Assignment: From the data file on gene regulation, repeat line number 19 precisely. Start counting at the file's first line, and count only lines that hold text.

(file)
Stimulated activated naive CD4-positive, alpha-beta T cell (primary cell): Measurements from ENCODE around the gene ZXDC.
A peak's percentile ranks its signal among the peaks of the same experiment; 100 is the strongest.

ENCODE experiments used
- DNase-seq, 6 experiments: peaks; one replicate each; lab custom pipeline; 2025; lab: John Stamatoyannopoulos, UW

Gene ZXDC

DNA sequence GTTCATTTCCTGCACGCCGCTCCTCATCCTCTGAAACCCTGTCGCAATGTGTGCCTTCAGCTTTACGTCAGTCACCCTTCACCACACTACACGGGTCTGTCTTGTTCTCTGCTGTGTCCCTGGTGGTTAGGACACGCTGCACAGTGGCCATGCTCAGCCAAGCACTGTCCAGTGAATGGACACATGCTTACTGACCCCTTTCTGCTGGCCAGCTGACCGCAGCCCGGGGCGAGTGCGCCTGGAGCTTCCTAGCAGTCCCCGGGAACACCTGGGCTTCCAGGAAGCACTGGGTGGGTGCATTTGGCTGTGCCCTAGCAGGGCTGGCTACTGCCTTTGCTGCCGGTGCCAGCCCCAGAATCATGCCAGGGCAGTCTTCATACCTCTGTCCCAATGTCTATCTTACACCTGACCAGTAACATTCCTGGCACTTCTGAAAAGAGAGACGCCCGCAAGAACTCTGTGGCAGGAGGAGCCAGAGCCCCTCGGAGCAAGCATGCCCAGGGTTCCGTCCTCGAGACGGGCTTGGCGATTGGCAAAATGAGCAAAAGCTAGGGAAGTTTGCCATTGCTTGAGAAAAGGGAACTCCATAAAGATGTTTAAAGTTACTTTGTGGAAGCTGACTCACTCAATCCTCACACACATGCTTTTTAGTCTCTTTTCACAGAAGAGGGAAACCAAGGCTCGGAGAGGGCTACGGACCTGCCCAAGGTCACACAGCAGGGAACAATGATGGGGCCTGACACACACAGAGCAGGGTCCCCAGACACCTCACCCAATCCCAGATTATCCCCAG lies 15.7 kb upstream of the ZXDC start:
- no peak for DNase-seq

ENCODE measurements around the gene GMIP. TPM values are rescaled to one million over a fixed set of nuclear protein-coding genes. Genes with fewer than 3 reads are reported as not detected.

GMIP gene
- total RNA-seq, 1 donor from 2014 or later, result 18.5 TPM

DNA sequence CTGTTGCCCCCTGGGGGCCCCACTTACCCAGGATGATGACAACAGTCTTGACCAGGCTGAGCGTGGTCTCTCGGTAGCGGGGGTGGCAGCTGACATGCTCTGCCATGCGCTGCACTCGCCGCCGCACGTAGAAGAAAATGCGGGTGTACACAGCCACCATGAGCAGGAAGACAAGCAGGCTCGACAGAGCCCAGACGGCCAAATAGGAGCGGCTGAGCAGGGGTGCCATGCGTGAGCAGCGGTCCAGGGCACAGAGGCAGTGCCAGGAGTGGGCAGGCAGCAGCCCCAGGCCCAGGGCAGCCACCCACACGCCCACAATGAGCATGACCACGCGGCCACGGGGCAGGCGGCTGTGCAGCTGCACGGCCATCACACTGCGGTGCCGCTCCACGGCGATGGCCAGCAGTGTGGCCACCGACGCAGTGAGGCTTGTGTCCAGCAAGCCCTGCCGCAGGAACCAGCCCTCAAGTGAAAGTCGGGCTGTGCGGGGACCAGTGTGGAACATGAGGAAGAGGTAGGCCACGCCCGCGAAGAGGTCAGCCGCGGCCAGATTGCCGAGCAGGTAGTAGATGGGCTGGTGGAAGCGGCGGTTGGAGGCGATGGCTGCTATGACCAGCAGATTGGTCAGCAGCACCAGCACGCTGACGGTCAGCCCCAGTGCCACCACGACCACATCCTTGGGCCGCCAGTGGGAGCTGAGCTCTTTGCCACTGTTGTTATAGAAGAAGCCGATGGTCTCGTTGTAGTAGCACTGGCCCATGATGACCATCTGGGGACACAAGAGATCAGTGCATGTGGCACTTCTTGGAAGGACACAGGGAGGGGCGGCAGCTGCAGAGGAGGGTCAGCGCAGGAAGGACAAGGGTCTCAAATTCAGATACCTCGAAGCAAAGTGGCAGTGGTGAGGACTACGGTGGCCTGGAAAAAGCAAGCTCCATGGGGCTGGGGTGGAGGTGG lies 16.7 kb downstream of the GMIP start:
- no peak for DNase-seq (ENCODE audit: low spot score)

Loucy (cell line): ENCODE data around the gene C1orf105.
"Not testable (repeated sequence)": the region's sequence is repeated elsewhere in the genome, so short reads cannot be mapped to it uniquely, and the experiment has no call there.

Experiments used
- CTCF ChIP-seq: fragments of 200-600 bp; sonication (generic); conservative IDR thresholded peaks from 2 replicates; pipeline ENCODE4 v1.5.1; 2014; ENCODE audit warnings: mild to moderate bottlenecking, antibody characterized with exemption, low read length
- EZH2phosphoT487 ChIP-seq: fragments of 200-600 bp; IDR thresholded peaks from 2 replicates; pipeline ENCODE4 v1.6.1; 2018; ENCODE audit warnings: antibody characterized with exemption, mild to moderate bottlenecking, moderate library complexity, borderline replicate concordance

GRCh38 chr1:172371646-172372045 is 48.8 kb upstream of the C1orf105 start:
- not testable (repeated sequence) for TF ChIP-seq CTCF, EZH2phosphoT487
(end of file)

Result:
- not testable (repeated sequence) for TF ChIP-seq CTCF, EZH2phosphoT487